One of the Curiosity rover’s tasks was monitoring the atmospheric composition of Mars, and the data collected has revealed unusual changes in the atmosphere over the course of the Martian year–perhaps the Mars equivalent of seasons!

Oxygen, in particular, peaks in the spring and summer. Scientists indicate that “The variation suggests that the oxygen is being created by something, then taken away.” But the scientists have also been unable to discern the cause of this fluctuation. More study and theories are needed to get to the bottom of this.

You can read more about it here!

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More Tales of Xenobiology

If you enjoyed this week’s story, you might also like some of our previous xenobiology stories!

Jehovah’s Feathers” by K. Kitts (relationships between human and non-human species)

Noise” by John A. McColley (investigations by a non-human species into humanity)

Marked” by M A Smith (life as an unusual species)

“Space Cthulhu and the Cosmic Sneeze” by Catherine L. Brooke (a non-human species studies the past) (available in MSJ Winter 2018)

“Belcher’s Sailor: A Remarkable Adaptation to Life on Gas Giants” by E. B. Fischadler (a scientific article on a non-human species) (available in MSJ Winter 2016)

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Awesome Finds: A Couple of Cool Comic Book Projects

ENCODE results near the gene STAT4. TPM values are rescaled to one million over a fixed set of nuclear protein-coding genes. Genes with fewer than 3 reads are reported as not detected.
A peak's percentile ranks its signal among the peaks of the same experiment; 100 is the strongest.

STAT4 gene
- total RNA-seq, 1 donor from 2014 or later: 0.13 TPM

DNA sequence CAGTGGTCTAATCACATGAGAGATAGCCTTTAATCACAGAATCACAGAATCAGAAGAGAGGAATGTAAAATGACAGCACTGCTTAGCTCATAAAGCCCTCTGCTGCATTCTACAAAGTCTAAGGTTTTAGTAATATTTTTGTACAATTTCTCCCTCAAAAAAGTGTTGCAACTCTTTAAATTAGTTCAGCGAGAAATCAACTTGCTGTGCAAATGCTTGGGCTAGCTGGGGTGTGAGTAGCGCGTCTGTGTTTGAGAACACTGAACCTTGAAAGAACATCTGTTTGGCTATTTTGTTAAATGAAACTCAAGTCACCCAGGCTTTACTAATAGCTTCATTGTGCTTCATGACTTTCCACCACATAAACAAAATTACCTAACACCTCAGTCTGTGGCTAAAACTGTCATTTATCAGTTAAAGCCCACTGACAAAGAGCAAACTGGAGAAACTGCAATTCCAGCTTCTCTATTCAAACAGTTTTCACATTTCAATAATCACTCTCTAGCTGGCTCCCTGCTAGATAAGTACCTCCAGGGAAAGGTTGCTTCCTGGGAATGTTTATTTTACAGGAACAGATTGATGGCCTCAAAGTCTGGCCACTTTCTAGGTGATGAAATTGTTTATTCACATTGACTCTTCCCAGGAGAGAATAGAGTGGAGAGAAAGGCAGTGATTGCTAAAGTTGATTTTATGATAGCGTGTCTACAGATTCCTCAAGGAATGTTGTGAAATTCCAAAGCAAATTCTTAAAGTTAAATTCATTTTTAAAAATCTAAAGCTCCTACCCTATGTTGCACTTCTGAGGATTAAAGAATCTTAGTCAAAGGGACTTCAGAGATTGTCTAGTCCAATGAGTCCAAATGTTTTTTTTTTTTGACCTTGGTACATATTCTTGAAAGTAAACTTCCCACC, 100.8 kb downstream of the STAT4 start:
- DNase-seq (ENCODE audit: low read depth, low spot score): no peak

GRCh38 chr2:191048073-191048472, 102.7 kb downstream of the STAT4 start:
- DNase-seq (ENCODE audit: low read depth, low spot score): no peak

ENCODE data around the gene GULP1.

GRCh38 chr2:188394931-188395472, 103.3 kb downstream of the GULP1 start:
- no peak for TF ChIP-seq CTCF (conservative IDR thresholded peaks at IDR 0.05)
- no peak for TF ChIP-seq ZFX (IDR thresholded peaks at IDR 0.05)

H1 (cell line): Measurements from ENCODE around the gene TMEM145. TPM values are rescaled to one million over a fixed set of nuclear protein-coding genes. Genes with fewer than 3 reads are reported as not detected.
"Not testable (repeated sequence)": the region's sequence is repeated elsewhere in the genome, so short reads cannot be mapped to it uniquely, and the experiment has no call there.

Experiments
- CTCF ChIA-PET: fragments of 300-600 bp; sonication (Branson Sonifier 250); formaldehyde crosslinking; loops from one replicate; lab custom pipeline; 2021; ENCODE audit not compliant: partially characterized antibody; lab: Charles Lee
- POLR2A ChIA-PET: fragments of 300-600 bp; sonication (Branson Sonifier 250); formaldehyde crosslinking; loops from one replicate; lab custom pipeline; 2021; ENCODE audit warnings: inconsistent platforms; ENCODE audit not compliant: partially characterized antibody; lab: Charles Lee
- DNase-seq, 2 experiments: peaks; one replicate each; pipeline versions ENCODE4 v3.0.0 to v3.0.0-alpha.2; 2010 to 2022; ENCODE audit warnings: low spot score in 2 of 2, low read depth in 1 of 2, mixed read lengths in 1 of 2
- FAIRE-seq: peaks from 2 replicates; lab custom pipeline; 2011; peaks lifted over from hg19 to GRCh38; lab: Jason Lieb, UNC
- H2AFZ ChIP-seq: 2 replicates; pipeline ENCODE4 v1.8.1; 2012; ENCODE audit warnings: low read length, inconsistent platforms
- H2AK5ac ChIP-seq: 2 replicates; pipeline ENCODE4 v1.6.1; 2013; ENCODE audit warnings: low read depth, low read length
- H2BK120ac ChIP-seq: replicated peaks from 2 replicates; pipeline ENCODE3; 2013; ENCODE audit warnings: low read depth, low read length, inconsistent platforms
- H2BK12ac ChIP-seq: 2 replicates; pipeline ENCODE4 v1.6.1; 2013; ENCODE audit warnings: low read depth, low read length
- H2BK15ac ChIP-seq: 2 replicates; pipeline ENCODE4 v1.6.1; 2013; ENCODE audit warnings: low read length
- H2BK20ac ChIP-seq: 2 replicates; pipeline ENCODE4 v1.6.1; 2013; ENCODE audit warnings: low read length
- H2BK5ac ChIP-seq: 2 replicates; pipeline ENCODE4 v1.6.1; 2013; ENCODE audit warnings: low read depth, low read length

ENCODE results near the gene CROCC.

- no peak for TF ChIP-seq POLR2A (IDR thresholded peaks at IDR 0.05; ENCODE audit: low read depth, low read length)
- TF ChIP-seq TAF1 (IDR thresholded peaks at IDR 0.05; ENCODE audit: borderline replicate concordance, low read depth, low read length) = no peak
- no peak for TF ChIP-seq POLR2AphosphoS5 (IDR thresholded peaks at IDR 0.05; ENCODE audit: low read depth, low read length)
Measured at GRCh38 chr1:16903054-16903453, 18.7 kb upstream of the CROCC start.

There are a couple of cool comic book projects we’ve got our eyes on at Kickstarter right now!

The first is for the first issue of Changa and the Jade Obelisk. This comic book is based on Milton J. Davis’s Changa’s Safari, part of the Sword and Soul book series. The characters and plot both look super awesome, so we’re hoping this project funds and paves the way for many more!

We’re also interested in the Ma’ari series of paranormal LGBTQIA friendly YA comics, also seeking funding (for their third issue) on Kickstarter. This series is about Italian witches investigating a murder and features queer characters.

Both of these Kickstarters end in early February, so check them out soon!

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Interview with Wendy Nikel

Today, we’re chatting with MSJ alum Wendy Nikel, who has her first audiobook out now!

DV: Tell us a bit about yourself!

Wendy Nikel: I’m a homeschooling mom who somehow manages to squeeze writing time in between lesson planning, driving kids to extracurricular activities, running the household, and making sure everyone–including our three gerbils–gets fed. I’ve been published in Analog, Nature: Futures, Cricket, and elsewhere and am currently serving as the Publisher Liaison for the 2020 World Fantasy Convention.

DV: You’ve just released the audio version of The Continuum, the first book in your Place in Time series. What are some of the things you learned during the process of getting your printed words into audio format?

WN: I went into this project without really knowing what to expect and was pleasantly surprised at how much fun I had putting together this audiobook.

The Continuum was published by World Weaver Press in January 2018, and the three novellas that follow it in the Place in Time series also involve many of the same characters, so in a way, this project meant re-visiting a story and characters that were very familiar to me, which I’ve spent a lot of time rewriting and revising and reworking and polishing. But I also had to look at it differently than I’d ever done before. I’ve always had some idea of what each of the characters “sounded” like in my head, but figuring out how to describe that to someone else was an interesting challenge.